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The Materiality of Mourning: an Interdisciplinary Workshop

Call for papers:

Please email replies to, by 29th February 2016 at the latest.

The Materiality of Mourning: A 2-day interdisciplinary workshop at the University of Warwick, 19-20th May 2016. Funded by the Wellcome Trust

Organiser: Dr Zahra Newby, Dept of Classics and Ancient History, University of Warwick, UK.

Papers are invited for this interdisciplinary workshop, which aims to bring together scholars and practitioners across a range of disciplines for a two-day workshop exploring the roles and uses of images and objects in contexts of grief and mourning. Speakers’ UK travel and accommodation expenses will be met by funding provided by the Wellcome Trust.


Grief and bereavement are human constants, affecting all of us, across time, religions and cultures. Yet our responses to them are both emotionally and culturally conditioned, and can take a variety of forms. For historians, the remnants of past grief are often revealed to us through physical memorials: a tombstone, a carved epitaph, or a cherished possession which passes into the ownership of the bereaved. The physical object stands as a tangible remnant of embedded sets of relationships, emotions and desires which it is the job of the he historian to unpick.


This workshop sets out to explore the role of material objects and images in the processes of grief,mourning and commemoration, across a range of time periods and cultures. The aim is to open up awareness of the different ways of studying this material, allowing for cross-disciplinary insights which will deepen our understanding of both present and past societies, while allowing for the recognition of social and cultural differences. Papers are invited from both academic researchers and practitioners involved in supporting the bereaved, or the terminally ill and their families. There are two main themes:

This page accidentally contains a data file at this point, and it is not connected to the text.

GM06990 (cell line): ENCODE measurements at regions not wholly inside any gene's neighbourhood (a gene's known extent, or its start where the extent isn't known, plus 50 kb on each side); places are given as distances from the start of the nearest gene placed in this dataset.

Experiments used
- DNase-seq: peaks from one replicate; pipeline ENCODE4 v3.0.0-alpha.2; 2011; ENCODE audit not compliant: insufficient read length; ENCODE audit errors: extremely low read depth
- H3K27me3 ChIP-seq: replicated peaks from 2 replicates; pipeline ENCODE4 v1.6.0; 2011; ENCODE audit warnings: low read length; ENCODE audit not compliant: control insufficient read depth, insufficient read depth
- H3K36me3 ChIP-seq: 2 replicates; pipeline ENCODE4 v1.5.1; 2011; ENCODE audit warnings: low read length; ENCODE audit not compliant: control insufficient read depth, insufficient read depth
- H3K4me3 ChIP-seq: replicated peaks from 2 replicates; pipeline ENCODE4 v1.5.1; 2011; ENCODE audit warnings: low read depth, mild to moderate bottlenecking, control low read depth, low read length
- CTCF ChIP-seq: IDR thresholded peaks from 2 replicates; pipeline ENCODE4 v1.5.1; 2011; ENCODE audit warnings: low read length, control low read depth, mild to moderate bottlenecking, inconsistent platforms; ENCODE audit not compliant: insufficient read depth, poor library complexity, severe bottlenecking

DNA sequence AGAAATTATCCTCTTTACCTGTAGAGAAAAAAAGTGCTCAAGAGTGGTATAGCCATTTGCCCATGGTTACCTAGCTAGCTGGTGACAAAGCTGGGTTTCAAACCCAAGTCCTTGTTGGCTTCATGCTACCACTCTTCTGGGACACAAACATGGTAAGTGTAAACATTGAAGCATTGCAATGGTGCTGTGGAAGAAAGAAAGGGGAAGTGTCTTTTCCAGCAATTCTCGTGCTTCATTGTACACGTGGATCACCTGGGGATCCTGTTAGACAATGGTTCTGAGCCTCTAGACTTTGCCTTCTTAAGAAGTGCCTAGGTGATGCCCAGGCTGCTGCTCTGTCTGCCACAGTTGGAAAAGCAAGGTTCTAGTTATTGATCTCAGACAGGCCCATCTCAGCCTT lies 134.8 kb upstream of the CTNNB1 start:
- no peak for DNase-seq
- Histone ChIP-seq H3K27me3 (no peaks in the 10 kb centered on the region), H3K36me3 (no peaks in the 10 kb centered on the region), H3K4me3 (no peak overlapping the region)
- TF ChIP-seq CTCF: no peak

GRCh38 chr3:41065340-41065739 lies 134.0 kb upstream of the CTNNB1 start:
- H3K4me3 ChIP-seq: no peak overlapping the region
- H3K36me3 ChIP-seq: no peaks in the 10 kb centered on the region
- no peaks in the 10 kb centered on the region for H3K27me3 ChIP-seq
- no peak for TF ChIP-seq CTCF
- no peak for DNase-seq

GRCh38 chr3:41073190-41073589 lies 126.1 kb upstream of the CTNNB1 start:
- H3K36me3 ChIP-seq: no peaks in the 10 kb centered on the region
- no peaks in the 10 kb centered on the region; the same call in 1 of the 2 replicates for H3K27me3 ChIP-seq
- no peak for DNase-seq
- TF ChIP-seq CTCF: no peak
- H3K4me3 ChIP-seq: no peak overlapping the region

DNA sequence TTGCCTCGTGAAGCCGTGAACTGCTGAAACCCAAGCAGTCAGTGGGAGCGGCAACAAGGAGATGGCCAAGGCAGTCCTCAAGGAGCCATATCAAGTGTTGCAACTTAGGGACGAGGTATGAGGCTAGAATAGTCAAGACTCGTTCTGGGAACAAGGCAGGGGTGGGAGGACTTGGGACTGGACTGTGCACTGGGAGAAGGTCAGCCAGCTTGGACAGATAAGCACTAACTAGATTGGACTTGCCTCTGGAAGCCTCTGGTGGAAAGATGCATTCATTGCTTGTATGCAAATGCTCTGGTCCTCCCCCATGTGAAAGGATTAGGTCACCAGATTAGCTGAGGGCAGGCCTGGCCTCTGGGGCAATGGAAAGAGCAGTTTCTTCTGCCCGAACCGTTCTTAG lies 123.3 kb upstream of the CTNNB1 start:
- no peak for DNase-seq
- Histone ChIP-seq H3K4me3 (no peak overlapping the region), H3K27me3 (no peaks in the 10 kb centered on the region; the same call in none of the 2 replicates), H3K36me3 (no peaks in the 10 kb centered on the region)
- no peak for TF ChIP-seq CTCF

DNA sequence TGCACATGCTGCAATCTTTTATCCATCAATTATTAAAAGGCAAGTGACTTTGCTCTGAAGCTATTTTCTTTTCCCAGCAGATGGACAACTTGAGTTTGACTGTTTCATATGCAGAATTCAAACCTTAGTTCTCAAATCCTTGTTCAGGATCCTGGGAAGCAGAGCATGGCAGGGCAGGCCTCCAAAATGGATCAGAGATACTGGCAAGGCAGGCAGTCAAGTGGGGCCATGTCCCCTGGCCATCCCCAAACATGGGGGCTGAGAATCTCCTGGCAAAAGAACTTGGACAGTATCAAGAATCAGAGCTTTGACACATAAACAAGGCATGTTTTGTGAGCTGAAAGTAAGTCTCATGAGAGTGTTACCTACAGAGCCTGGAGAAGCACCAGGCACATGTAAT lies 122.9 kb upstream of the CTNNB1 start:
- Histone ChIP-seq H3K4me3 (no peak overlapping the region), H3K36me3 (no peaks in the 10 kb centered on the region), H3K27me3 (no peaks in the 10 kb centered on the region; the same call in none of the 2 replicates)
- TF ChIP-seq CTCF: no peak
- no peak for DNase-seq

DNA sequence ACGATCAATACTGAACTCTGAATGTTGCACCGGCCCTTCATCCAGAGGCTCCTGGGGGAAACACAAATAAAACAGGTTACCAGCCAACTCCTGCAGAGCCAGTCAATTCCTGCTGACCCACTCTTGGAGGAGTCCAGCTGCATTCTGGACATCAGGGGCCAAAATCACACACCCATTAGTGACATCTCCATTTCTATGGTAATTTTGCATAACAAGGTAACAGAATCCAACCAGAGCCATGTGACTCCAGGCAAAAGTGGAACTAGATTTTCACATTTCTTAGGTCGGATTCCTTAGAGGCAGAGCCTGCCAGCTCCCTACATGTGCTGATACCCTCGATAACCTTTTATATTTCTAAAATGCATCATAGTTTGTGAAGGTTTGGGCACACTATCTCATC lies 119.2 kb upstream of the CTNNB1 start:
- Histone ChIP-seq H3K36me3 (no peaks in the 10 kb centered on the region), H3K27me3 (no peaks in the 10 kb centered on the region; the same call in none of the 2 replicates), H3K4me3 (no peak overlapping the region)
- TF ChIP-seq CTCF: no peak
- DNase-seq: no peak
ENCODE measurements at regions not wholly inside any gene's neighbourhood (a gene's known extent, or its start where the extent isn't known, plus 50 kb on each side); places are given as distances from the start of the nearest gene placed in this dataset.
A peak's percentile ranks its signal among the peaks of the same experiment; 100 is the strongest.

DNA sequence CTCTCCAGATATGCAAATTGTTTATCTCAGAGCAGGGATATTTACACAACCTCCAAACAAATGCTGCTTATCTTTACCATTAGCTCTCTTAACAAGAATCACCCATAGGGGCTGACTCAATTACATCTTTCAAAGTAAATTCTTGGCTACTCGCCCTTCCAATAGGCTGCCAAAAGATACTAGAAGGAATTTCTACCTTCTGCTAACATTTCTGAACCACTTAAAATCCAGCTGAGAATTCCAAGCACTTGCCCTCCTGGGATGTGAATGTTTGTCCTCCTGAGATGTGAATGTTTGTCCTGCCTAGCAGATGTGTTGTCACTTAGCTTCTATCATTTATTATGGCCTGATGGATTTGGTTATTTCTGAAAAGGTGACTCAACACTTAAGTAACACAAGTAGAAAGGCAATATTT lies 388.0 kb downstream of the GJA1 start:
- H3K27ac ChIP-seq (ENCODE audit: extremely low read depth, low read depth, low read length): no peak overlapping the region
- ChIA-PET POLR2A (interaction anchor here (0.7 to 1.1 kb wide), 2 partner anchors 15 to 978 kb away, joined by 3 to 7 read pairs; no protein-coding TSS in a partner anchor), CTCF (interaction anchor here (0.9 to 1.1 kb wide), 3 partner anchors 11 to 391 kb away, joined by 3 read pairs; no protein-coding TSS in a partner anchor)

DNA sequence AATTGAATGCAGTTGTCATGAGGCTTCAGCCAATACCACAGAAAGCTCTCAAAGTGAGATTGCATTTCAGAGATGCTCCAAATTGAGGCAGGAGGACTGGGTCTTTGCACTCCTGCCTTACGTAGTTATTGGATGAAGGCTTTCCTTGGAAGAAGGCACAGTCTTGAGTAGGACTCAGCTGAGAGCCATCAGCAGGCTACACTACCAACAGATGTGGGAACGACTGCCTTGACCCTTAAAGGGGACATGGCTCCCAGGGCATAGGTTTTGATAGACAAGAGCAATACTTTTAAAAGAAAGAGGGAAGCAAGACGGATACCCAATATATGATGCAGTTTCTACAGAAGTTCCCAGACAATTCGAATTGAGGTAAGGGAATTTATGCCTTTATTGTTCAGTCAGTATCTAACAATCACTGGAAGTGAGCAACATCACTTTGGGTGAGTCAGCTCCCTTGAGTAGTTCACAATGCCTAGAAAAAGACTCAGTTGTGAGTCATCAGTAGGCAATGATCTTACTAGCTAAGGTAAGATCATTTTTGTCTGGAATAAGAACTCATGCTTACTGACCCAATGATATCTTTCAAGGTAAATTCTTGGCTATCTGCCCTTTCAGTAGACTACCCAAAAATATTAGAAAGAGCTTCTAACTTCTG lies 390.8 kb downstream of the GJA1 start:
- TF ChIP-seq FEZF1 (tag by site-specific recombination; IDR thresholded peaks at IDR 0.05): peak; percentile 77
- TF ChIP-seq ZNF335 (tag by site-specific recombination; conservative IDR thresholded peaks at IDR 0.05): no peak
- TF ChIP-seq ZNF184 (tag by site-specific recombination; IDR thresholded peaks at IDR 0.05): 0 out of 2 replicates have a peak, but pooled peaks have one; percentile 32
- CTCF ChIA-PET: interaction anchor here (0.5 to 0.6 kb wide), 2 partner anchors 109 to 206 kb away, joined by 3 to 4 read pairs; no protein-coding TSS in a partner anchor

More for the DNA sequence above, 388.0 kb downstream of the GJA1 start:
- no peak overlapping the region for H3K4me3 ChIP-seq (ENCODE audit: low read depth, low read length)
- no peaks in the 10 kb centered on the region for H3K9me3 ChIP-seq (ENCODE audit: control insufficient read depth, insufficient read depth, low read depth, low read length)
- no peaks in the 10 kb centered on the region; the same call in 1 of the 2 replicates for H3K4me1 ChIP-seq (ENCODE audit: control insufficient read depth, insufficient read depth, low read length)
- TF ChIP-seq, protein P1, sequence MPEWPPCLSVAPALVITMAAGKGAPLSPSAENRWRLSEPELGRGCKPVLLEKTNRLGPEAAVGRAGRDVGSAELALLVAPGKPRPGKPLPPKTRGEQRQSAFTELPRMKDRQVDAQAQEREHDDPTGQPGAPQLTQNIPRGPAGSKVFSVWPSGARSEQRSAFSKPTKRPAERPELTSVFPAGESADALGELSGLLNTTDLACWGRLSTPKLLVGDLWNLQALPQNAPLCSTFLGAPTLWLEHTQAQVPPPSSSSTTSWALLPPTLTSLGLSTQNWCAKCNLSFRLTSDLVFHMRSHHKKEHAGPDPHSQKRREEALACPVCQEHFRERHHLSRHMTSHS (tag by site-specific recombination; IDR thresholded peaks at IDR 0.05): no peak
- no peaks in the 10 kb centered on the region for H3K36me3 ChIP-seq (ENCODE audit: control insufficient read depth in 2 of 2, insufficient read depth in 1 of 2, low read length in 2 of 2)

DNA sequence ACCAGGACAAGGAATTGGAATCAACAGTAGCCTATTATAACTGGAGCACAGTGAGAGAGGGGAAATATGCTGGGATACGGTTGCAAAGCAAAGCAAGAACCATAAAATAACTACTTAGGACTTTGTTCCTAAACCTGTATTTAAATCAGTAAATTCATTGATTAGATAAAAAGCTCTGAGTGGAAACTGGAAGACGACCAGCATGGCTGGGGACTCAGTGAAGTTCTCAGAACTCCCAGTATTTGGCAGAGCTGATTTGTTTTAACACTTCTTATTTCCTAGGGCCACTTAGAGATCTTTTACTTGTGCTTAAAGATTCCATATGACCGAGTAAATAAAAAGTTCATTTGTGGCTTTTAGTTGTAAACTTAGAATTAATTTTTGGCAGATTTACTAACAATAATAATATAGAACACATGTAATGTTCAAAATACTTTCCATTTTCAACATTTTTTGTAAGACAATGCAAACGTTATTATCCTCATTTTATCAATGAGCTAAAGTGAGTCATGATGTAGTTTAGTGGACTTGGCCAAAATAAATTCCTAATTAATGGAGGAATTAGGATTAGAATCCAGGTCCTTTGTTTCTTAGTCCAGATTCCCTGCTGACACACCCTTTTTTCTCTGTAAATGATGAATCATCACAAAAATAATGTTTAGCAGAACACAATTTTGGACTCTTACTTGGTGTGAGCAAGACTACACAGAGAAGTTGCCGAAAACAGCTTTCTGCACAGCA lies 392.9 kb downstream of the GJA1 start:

1: Objects and images in grief, mourning and remembrance.

This session will explore the use of material objects in contexts of grief, mourning and memory in both contemporary society and the past, from a number of different perspectives: how are tangible objects, mementoes and memorials seen as beneficial aids to the process of mourning? What roles can they play in the different rituals around death? Papers may include examinations of group responses to death, as well as those of individuals and families. Discussions of the ways material objects are presented in the contexts of grief in literature and thought are also welcome.


2: Embodied Emotion: accessing historic grief and mourning through material remains?


This session will ask how far we can gain access to the lived experience of grief and mourning through the material remains of the past. Archaeologists, historians and art historians often seek to understand past societies and cultures through the physical remains they have left behind; yet cultural values and practices around death and mourning can vary widely from one society to another, and issues such as changing rates of mortality can affect the ways in which societies approach death and bereavement. Papers will address the question of how much we can glean about past emotions through the physical monuments which remain, and the representation of such objects in literature or philosophy, as well as the question of agency and responsibility: whose grief is expressed; to what extent is it ‘real’, or the reflection of societal expectations, and which agents are involved in the creation of the tomb and its imagery?


Confirmed Speakers:

Sarah Tarlow, Professor of Archaeology, University of Leicester: ‘Body, Thing, Memory'

Michael Brennan, Senior Lecturer in Sociology, Liverpool Hope University. 'Why materiality matters'

Douglas Davies, (Professor of the Study of Religion, Durham): ‘Grave and hopeful emotions’

Lucy Noakes (History, Brighton): Memorials and grief in WWII Britain


Su Chard (independent funerary celebrant) 'When the mantelpiece spoke.'

Dawn Nevin, Director of Counselling and Family Support at Myton Hospices, Warwickshire.

Pam Foley, Sculptor ‘Routes of Sorrow: grieving without finality’


Academics and practitioners across all disciplines are warmly invited to offer papers exploring the research questions outlined above. PhD candidates and Early Career Researchers are particularly welcome. Disciplines may include, but are not limited to: Psychology, Sociology, History, Medical Education, Philosophy, Bereavement Counselling, Religious studies, History of Art and Architecture, Classics and Ancient History, Literary studies, Politics and Public policy. Please send a title and brief abstract (up to 200 words) by 29th February 2016.